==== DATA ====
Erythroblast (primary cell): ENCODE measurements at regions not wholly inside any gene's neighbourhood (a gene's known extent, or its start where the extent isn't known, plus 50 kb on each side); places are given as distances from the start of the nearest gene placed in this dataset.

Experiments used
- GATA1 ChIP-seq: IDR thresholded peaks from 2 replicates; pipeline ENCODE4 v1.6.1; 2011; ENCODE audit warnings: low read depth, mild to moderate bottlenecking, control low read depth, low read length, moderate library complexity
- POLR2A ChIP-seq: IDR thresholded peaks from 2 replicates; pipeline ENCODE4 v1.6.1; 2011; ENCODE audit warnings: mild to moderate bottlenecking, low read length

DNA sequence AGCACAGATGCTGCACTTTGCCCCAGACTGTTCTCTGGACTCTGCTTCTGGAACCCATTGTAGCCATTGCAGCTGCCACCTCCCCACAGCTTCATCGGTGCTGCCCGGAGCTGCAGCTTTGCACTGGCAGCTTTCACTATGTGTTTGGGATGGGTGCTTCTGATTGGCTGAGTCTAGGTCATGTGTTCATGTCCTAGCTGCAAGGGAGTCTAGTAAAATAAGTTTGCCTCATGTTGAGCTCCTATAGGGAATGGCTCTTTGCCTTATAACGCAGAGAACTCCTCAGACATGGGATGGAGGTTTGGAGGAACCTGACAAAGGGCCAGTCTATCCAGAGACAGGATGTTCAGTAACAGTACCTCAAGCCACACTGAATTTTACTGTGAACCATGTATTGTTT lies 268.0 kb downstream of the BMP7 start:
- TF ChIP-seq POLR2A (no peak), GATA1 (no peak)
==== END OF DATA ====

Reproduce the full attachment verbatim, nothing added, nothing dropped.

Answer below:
Erythroblast (primary cell): ENCODE measurements at regions not wholly inside any gene's neighbourhood (a gene's known extent, or its start where the extent isn't known, plus 50 kb on each side); places are given as distances from the start of the nearest gene placed in this dataset.

Experiments used
- GATA1 ChIP-seq: IDR thresholded peaks from 2 replicates; pipeline ENCODE4 v1.6.1; 2011; ENCODE audit warnings: low read depth, mild to moderate bottlenecking, control low read depth, low read length, moderate library complexity
- POLR2A ChIP-seq: IDR thresholded peaks from 2 replicates; pipeline ENCODE4 v1.6.1; 2011; ENCODE audit warnings: mild to moderate bottlenecking, low read length

DNA sequence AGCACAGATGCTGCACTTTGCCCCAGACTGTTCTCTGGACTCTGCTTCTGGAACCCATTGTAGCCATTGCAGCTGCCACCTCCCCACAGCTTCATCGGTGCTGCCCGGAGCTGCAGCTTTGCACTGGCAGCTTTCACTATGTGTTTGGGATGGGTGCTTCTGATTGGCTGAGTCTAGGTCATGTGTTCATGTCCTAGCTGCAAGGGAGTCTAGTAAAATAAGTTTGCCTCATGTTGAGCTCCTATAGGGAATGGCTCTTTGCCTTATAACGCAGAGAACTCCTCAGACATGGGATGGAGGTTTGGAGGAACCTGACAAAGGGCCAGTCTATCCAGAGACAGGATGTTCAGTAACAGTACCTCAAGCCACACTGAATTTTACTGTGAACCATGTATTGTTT lies 268.0 kb downstream of the BMP7 start:
- TF ChIP-seq POLR2A (no peak), GATA1 (no peak)